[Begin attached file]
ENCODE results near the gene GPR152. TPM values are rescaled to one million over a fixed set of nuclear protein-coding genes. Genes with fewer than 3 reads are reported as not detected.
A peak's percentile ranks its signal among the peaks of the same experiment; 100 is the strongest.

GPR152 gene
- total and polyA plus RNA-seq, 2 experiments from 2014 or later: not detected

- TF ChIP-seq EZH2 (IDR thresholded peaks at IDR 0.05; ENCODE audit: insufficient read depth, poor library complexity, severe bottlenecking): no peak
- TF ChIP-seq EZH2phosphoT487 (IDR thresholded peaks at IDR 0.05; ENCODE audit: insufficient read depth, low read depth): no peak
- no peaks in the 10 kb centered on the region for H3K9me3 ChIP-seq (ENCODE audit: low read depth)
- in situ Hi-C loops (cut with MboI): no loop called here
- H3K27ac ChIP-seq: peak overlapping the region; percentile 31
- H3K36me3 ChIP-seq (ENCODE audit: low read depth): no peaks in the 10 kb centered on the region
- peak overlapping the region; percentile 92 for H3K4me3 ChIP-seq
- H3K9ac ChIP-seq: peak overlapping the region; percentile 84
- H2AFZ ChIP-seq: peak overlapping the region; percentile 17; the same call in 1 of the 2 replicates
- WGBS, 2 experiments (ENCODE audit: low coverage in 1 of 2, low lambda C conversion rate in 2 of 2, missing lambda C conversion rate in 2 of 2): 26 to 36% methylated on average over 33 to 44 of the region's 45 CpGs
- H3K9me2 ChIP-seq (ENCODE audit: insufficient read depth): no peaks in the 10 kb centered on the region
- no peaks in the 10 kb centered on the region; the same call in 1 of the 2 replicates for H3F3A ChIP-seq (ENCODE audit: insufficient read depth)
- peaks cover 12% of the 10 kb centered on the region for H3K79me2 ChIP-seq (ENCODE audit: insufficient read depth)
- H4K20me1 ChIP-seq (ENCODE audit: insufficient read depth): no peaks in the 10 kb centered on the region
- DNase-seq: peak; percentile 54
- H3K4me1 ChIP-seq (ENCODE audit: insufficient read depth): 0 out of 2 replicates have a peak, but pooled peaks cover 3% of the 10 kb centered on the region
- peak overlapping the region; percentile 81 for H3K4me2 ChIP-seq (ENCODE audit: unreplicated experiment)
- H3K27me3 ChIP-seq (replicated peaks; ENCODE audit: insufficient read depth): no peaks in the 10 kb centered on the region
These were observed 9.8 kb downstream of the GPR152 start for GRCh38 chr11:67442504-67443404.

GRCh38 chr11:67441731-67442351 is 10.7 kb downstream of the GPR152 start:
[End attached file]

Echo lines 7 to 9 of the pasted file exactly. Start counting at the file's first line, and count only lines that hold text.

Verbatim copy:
- no peaks in the 10 kb centered on the region for H3K9me3 ChIP-seq (ENCODE audit: low read depth)
- in situ Hi-C loops (cut with MboI): no loop called here
- H3K27ac ChIP-seq: peak overlapping the region; percentile 31